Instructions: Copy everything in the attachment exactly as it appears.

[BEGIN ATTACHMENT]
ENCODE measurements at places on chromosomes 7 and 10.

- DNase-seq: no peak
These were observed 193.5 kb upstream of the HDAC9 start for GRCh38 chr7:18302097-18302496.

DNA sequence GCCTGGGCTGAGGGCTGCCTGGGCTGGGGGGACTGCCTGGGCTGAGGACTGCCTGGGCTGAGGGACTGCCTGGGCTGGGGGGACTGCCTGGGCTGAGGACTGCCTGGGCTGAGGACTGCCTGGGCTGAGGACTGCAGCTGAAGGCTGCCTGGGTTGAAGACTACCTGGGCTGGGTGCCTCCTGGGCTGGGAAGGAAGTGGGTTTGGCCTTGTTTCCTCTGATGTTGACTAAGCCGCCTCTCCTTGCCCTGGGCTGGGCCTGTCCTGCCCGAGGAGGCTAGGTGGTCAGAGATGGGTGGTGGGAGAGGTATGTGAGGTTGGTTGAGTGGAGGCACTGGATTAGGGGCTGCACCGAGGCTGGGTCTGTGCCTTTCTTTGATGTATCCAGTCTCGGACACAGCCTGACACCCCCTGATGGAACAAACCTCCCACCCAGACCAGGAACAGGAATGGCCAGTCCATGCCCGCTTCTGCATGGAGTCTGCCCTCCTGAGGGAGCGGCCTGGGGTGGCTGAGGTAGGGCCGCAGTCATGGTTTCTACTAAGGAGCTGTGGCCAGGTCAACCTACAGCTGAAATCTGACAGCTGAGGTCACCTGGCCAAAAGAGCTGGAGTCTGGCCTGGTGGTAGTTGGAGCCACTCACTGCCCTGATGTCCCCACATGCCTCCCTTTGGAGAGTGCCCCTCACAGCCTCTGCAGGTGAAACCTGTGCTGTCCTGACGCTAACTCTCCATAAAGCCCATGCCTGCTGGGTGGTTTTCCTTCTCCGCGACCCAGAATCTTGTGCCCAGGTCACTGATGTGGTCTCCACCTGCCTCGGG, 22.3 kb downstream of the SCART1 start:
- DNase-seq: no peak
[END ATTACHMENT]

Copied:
ENCODE measurements at places on chromosomes 7 and 10.

- DNase-seq: no peak
These were observed 193.5 kb upstream of the HDAC9 start for GRCh38 chr7:18302097-18302496.

DNA sequence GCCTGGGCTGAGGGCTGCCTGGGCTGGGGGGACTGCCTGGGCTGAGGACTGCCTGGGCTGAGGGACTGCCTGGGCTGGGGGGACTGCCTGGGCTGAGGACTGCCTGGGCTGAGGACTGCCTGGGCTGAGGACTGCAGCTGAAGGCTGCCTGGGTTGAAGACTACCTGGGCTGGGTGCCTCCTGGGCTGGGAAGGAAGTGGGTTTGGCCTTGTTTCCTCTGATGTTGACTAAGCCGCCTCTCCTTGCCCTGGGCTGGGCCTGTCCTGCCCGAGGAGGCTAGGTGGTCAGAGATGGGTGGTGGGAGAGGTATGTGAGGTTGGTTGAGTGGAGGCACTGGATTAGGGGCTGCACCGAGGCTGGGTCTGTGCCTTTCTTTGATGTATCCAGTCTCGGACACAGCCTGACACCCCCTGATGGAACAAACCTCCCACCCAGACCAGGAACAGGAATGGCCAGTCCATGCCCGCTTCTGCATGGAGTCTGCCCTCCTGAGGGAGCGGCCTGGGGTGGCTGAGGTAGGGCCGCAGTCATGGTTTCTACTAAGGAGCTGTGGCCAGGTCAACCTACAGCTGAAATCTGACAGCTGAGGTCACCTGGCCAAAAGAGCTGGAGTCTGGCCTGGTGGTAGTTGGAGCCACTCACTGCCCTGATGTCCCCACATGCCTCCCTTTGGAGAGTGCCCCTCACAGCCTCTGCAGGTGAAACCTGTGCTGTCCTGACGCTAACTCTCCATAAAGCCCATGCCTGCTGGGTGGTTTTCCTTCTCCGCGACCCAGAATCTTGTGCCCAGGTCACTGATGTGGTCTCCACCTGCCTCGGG, 22.3 kb downstream of the SCART1 start:
- DNase-seq: no peak